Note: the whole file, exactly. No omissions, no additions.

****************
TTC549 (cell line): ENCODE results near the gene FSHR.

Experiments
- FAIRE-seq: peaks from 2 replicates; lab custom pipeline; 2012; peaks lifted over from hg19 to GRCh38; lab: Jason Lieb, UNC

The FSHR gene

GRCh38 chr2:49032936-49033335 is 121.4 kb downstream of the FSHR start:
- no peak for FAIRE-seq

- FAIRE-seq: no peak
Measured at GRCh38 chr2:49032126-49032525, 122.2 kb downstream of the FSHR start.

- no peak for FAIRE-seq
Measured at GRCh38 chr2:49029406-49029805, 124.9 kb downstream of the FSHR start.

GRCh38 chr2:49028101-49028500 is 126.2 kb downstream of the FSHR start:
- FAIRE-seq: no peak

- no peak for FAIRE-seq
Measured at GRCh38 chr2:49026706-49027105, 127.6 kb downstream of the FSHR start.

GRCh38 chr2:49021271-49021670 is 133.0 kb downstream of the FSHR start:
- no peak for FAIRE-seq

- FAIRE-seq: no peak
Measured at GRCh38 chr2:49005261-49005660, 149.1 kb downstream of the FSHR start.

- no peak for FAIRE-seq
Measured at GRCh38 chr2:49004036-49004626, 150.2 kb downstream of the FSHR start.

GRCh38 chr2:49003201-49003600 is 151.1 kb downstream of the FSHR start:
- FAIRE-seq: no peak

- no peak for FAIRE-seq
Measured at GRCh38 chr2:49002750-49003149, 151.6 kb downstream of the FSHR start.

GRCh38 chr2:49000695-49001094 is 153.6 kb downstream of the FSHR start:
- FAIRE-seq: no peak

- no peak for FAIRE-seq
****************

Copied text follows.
TTC549 (cell line): ENCODE results near the gene FSHR.

Experiments
- FAIRE-seq: peaks from 2 replicates; lab custom pipeline; 2012; peaks lifted over from hg19 to GRCh38; lab: Jason Lieb, UNC

The FSHR gene

GRCh38 chr2:49032936-49033335 is 121.4 kb downstream of the FSHR start:
- no peak for FAIRE-seq

- FAIRE-seq: no peak
Measured at GRCh38 chr2:49032126-49032525, 122.2 kb downstream of the FSHR start.

- no peak for FAIRE-seq
Measured at GRCh38 chr2:49029406-49029805, 124.9 kb downstream of the FSHR start.

GRCh38 chr2:49028101-49028500 is 126.2 kb downstream of the FSHR start:
- FAIRE-seq: no peak

- no peak for FAIRE-seq
Measured at GRCh38 chr2:49026706-49027105, 127.6 kb downstream of the FSHR start.

GRCh38 chr2:49021271-49021670 is 133.0 kb downstream of the FSHR start:
- no peak for FAIRE-seq

- FAIRE-seq: no peak
Measured at GRCh38 chr2:49005261-49005660, 149.1 kb downstream of the FSHR start.

- no peak for FAIRE-seq
Measured at GRCh38 chr2:49004036-49004626, 150.2 kb downstream of the FSHR start.

GRCh38 chr2:49003201-49003600 is 151.1 kb downstream of the FSHR start:
- FAIRE-seq: no peak

- no peak for FAIRE-seq
Measured at GRCh38 chr2:49002750-49003149, 151.6 kb downstream of the FSHR start.

GRCh38 chr2:49000695-49001094 is 153.6 kb downstream of the FSHR start:
- FAIRE-seq: no peak

- no peak for FAIRE-seq